Cabell County Republicans Win Big in the Midterm Elections

Matthew Schaffer, Student Reporter

Republicans swept major races in Cabell County’s midterm elections on Tuesday, Nov. 8, earning wins on the federal, state and county levels.

Among these wins, Republicans ousted long-incumbent Democrats Jim Morgan and Bob Bailey through nominees Liza Caldwell and John Mandt in the races for County Commission Districts 1 and 2, respectively. 

In the race for the U.S. House, incumbent Republican Carol Miller defeated her Democratic opponent, Lucy Watson, for the first Congressional District seat while District 2 was won by fellow incumbent Republican Alex Mooney.

The District Delegate races saw Republican victories as well, as Daniel Linville won his uncontested race for District 22, Evan Worrell defeated Karen Nance for District 23, Patrick Lucas defeated Ally Layman in District 24 and Matthew Rohrbach won the 26th district over Sydnee McElroy. 

Meanwhile, Democrats won through Sean Hornbuckle’s uncontested win in District 25 and incumbent Ric Griffith’s win over Republican candidate Jeff Maynard for the 27th Delegate District.

The election also determined two state senate races. Republican incumbent Eric J. Tarr ran unopposed to secure his seat representing District 4 in the West Virginia Senate, while incumbent Democrat Mike Woelfel defeated Republican Melissa Clark for representation of District 5 in the state senate. Coy W. Miller, meanwhile, won the race for the Cabell County Board of Education.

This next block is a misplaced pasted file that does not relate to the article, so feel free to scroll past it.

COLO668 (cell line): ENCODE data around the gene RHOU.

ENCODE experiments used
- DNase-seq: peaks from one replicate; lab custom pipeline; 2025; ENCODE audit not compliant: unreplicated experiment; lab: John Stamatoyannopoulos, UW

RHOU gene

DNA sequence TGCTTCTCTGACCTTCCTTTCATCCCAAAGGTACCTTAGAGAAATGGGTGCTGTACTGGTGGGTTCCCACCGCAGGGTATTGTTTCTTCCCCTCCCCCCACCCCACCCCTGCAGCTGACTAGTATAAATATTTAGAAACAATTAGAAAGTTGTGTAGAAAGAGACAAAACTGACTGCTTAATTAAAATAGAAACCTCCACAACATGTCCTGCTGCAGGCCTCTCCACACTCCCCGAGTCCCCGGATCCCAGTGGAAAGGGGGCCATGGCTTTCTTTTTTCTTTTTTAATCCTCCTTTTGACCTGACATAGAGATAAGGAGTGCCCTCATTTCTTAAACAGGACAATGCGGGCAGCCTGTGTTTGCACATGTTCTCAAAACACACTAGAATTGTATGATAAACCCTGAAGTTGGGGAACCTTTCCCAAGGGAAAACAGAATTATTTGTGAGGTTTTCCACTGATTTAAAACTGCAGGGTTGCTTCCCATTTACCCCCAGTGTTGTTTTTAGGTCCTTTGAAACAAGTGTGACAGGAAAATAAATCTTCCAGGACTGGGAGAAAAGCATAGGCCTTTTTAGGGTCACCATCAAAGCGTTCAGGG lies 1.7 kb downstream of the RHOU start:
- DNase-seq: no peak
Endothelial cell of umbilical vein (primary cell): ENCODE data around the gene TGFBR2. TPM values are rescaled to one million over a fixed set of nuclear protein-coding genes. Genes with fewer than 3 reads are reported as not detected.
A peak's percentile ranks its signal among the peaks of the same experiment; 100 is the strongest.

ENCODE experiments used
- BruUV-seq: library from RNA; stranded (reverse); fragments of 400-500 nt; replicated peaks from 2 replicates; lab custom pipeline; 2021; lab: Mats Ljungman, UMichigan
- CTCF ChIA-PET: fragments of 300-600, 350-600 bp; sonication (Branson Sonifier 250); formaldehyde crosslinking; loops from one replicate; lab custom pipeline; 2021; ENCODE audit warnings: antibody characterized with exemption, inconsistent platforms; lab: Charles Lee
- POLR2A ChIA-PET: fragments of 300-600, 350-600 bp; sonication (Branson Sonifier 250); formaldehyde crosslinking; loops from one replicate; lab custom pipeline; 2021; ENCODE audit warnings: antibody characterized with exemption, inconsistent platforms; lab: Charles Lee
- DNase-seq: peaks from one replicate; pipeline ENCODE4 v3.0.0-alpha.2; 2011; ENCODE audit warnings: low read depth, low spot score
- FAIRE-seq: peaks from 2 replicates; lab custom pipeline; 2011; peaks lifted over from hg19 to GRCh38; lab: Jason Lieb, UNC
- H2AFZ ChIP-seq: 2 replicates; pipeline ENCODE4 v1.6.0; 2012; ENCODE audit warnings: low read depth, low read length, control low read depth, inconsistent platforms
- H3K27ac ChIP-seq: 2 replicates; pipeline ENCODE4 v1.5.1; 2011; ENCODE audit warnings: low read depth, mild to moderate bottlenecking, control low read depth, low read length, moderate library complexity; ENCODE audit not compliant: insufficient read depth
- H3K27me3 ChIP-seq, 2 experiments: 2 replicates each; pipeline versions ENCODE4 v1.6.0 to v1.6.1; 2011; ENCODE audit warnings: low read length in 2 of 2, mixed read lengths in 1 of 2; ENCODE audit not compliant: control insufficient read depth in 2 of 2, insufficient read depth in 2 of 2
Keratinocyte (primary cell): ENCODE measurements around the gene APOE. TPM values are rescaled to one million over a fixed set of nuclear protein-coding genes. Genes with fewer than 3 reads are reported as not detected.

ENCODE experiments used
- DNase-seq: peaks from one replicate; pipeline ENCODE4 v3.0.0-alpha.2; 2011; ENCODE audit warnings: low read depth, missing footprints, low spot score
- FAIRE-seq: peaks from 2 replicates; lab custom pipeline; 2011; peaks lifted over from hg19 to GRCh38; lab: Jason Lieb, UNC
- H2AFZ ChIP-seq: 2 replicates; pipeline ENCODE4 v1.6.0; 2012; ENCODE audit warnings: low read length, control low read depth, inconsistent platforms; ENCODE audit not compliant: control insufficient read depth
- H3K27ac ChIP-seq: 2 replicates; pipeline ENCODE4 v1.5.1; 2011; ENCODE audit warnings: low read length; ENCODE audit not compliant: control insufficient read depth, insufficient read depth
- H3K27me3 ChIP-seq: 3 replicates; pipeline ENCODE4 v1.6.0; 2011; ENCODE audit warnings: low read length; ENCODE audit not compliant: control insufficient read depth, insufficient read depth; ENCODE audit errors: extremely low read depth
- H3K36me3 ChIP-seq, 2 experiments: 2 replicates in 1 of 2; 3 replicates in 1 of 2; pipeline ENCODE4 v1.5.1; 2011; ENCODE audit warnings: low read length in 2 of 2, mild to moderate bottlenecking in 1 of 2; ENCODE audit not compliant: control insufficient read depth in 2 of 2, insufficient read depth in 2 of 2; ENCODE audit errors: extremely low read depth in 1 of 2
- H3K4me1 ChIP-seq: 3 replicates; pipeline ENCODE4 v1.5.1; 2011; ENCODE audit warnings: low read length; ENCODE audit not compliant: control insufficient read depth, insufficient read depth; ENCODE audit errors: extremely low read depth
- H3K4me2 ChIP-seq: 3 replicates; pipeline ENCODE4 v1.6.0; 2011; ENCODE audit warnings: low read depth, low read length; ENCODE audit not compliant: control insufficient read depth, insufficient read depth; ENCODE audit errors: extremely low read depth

Cabell County saw incumbent Woelfel also win uncontested as circuit clerk, while Republican Scott Caserta defeated incumbent Democrat Phyllis Smith for Cabell County Clerk.

Additionally, all four amendments on the ballot in this election were voted against by voters. These measures included Amendment 1, which would have stripped the state court’s power to intervene in state House of Delegates or Senate impeachments; Amendment 2, which would have allowed the state legislature to determine or repeal property tax rates; Amendment 3, which would have allowed for the incorporation of churches; and Amendment 4, which would have required legislative review for decisions made by the board of education.